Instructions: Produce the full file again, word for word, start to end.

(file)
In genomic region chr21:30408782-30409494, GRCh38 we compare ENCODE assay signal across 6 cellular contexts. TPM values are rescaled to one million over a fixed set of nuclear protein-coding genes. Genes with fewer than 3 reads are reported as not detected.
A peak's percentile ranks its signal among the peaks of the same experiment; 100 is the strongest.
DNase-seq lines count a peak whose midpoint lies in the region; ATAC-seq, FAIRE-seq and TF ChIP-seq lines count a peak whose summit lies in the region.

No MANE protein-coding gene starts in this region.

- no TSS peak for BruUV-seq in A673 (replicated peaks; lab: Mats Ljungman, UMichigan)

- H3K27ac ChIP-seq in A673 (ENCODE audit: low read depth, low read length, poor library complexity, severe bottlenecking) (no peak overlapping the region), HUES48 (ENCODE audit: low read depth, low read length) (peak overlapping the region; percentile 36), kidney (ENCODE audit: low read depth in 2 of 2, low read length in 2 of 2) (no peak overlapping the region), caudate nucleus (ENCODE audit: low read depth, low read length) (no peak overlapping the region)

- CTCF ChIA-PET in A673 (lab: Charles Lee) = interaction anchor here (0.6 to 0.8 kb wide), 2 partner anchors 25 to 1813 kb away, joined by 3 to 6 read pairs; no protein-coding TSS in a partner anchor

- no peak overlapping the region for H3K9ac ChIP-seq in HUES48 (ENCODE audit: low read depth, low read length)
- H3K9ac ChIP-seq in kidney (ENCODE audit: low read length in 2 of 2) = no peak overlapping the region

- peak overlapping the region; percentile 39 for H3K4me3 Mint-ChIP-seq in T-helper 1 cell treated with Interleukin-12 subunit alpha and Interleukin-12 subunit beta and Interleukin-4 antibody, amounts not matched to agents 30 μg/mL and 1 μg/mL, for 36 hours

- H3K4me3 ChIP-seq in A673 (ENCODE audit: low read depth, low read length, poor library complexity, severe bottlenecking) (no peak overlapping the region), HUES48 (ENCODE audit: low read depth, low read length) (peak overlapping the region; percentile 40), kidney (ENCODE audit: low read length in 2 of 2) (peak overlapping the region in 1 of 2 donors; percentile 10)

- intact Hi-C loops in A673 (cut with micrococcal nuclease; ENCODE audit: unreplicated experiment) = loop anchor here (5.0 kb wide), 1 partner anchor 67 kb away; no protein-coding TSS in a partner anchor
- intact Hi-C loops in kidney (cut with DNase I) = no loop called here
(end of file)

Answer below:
In genomic region chr21:30408782-30409494, GRCh38 we compare ENCODE assay signal across 6 cellular contexts. TPM values are rescaled to one million over a fixed set of nuclear protein-coding genes. Genes with fewer than 3 reads are reported as not detected.
A peak's percentile ranks its signal among the peaks of the same experiment; 100 is the strongest.
DNase-seq lines count a peak whose midpoint lies in the region; ATAC-seq, FAIRE-seq and TF ChIP-seq lines count a peak whose summit lies in the region.

No MANE protein-coding gene starts in this region.

- no TSS peak for BruUV-seq in A673 (replicated peaks; lab: Mats Ljungman, UMichigan)

- H3K27ac ChIP-seq in A673 (ENCODE audit: low read depth, low read length, poor library complexity, severe bottlenecking) (no peak overlapping the region), HUES48 (ENCODE audit: low read depth, low read length) (peak overlapping the region; percentile 36), kidney (ENCODE audit: low read depth in 2 of 2, low read length in 2 of 2) (no peak overlapping the region), caudate nucleus (ENCODE audit: low read depth, low read length) (no peak overlapping the region)

- CTCF ChIA-PET in A673 (lab: Charles Lee) = interaction anchor here (0.6 to 0.8 kb wide), 2 partner anchors 25 to 1813 kb away, joined by 3 to 6 read pairs; no protein-coding TSS in a partner anchor

- no peak overlapping the region for H3K9ac ChIP-seq in HUES48 (ENCODE audit: low read depth, low read length)
- H3K9ac ChIP-seq in kidney (ENCODE audit: low read length in 2 of 2) = no peak overlapping the region

- peak overlapping the region; percentile 39 for H3K4me3 Mint-ChIP-seq in T-helper 1 cell treated with Interleukin-12 subunit alpha and Interleukin-12 subunit beta and Interleukin-4 antibody, amounts not matched to agents 30 μg/mL and 1 μg/mL, for 36 hours

- H3K4me3 ChIP-seq in A673 (ENCODE audit: low read depth, low read length, poor library complexity, severe bottlenecking) (no peak overlapping the region), HUES48 (ENCODE audit: low read depth, low read length) (peak overlapping the region; percentile 40), kidney (ENCODE audit: low read length in 2 of 2) (peak overlapping the region in 1 of 2 donors; percentile 10)

- intact Hi-C loops in A673 (cut with micrococcal nuclease; ENCODE audit: unreplicated experiment) = loop anchor here (5.0 kb wide), 1 partner anchor 67 kb away; no protein-coding TSS in a partner anchor
- intact Hi-C loops in kidney (cut with DNase I) = no loop called here